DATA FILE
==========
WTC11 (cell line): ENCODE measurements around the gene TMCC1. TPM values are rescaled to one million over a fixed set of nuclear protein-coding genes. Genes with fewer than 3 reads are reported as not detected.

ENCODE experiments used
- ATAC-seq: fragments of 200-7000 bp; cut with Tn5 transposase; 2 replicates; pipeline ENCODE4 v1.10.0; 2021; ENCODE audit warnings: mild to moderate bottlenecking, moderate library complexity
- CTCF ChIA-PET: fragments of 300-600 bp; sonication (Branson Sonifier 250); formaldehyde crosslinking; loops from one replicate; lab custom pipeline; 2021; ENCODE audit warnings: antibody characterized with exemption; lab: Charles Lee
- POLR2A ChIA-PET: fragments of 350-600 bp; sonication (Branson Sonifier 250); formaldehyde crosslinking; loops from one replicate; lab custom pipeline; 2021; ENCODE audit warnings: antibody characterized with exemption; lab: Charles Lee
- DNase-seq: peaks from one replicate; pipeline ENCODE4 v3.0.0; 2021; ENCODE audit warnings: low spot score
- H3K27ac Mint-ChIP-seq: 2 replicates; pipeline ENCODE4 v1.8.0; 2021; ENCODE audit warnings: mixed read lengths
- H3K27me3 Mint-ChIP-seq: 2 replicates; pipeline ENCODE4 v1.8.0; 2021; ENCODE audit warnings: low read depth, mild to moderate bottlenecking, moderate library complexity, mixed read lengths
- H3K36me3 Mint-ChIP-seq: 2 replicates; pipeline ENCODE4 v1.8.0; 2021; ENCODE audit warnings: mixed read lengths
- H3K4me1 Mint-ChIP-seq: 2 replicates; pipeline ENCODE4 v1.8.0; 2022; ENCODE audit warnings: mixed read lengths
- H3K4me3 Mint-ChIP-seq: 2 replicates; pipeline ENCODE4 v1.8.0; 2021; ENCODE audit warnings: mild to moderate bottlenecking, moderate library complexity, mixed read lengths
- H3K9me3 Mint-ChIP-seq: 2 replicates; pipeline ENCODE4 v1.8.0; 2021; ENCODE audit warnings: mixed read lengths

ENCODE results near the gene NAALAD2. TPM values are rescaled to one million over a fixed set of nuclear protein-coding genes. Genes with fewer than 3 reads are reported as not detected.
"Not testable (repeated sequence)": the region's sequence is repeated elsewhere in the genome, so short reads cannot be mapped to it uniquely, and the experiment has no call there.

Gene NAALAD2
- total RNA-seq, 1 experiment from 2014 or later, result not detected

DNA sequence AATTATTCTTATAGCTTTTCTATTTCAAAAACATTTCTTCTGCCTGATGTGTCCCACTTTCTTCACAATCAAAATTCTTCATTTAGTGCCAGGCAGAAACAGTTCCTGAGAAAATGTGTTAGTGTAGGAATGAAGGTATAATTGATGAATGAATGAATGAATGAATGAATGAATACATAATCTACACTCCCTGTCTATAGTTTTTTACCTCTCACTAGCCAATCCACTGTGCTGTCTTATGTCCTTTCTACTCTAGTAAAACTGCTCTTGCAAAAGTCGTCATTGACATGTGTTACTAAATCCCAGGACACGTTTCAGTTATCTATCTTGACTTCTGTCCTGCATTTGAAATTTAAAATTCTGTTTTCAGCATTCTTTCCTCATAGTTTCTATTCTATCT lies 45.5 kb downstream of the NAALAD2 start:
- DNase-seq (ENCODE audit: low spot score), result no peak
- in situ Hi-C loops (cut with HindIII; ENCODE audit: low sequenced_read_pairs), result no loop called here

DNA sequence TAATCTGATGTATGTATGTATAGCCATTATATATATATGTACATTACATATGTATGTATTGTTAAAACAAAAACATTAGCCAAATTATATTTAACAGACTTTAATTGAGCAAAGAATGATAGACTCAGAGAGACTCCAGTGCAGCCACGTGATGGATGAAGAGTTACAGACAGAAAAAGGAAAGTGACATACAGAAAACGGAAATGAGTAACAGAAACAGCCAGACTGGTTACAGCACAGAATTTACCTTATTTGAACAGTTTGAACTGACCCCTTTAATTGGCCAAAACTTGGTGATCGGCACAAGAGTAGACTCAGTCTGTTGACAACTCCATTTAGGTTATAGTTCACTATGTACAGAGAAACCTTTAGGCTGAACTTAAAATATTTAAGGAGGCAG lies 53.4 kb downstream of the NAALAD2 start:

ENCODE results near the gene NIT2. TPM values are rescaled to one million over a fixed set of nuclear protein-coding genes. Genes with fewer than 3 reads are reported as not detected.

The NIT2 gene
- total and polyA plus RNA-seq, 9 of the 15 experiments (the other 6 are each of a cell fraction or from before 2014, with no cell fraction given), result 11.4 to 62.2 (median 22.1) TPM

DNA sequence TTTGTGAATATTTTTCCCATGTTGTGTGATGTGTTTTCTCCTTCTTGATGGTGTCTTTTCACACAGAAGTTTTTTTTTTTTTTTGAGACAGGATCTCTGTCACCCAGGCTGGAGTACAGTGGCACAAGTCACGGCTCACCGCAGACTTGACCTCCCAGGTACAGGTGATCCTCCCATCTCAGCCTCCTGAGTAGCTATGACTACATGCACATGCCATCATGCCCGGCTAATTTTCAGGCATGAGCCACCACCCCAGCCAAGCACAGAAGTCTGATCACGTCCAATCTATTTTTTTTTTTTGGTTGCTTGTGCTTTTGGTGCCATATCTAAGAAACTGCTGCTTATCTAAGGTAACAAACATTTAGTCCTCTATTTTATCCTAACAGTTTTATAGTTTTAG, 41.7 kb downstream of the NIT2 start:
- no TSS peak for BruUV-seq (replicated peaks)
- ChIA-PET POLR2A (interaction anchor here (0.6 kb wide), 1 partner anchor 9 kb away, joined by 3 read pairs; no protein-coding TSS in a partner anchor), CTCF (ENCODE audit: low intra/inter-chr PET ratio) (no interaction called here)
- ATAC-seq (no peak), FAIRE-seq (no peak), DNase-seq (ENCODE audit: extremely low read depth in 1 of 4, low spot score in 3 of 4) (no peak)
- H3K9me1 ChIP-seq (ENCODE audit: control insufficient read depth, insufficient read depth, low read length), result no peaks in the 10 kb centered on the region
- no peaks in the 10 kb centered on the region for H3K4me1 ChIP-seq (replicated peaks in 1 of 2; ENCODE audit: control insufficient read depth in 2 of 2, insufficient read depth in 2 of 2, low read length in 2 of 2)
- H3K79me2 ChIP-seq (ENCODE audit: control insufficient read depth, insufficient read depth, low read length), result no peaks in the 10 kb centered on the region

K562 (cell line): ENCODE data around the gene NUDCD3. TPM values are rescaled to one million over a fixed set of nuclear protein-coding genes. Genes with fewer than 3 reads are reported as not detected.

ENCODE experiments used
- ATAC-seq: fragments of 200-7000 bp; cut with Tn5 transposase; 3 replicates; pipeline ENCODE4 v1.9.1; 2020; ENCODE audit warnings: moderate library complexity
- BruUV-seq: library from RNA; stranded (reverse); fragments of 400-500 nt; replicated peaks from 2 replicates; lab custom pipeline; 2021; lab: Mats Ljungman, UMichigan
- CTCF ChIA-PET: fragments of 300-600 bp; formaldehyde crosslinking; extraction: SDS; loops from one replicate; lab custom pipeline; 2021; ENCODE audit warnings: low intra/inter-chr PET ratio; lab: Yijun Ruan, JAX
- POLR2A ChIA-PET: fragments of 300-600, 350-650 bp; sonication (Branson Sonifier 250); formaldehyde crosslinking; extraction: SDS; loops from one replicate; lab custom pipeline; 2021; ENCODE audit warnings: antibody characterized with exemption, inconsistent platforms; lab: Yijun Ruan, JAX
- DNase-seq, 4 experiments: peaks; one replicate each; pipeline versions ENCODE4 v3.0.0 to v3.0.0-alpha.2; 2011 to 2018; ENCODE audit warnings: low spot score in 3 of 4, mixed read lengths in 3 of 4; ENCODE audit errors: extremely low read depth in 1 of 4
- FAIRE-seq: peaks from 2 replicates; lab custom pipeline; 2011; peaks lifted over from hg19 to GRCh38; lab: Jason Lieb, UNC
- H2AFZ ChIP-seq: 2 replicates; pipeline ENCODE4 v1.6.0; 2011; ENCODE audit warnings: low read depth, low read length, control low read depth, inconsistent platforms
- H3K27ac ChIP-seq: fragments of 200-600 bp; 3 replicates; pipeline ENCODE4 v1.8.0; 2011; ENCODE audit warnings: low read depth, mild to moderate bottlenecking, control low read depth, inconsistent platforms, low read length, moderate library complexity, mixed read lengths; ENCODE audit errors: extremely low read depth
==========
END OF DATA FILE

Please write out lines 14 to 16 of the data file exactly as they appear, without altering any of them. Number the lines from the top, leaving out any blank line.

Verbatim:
"Not testable (repeated sequence)": the region's sequence is repeated elsewhere in the genome, so short reads cannot be mapped to it uniquely, and the experiment has no call there.

Gene NAALAD2
- total RNA-seq, 1 experiment from 2014 or later, result not detected